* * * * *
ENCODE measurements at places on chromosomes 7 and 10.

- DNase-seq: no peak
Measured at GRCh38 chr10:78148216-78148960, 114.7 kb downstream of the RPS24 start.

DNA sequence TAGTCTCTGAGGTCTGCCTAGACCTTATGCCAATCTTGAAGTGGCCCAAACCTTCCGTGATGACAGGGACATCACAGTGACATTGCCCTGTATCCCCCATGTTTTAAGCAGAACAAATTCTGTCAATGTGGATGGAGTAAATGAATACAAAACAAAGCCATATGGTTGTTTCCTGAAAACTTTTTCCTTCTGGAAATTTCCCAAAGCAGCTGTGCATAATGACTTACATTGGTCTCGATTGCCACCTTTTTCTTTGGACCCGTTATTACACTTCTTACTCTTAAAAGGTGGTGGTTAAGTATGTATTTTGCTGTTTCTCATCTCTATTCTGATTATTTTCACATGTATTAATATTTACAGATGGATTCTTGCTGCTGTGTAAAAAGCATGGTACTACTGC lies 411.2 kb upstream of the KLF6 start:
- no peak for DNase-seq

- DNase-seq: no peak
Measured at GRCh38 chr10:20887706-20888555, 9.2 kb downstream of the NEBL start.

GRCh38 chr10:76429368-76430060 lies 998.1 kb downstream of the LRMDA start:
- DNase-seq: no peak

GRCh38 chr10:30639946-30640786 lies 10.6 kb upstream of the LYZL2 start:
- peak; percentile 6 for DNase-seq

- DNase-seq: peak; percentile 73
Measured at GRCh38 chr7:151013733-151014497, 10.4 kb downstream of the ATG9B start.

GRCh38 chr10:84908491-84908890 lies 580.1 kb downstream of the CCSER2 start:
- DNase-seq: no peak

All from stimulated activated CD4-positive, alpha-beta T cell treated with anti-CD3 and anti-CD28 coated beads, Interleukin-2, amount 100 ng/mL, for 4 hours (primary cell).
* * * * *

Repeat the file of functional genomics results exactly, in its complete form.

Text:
ENCODE measurements at places on chromosomes 7 and 10.

- DNase-seq: no peak
Measured at GRCh38 chr10:78148216-78148960, 114.7 kb downstream of the RPS24 start.

DNA sequence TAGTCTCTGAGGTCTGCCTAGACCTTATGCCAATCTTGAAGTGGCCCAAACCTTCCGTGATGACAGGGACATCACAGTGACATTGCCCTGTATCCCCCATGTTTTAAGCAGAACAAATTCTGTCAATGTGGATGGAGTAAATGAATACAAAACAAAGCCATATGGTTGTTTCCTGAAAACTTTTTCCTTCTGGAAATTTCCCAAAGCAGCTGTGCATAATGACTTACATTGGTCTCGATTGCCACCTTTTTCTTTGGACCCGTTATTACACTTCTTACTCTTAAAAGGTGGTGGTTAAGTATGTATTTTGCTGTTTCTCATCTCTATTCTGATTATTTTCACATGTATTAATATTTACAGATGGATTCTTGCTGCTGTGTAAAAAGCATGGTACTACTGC lies 411.2 kb upstream of the KLF6 start:
- no peak for DNase-seq

- DNase-seq: no peak
Measured at GRCh38 chr10:20887706-20888555, 9.2 kb downstream of the NEBL start.

GRCh38 chr10:76429368-76430060 lies 998.1 kb downstream of the LRMDA start:
- DNase-seq: no peak

GRCh38 chr10:30639946-30640786 lies 10.6 kb upstream of the LYZL2 start:
- peak; percentile 6 for DNase-seq

- DNase-seq: peak; percentile 73
Measured at GRCh38 chr7:151013733-151014497, 10.4 kb downstream of the ATG9B start.

GRCh38 chr10:84908491-84908890 lies 580.1 kb downstream of the CCSER2 start:
- DNase-seq: no peak

All from stimulated activated CD4-positive, alpha-beta T cell treated with anti-CD3 and anti-CD28 coated beads, Interleukin-2, amount 100 ng/mL, for 4 hours (primary cell).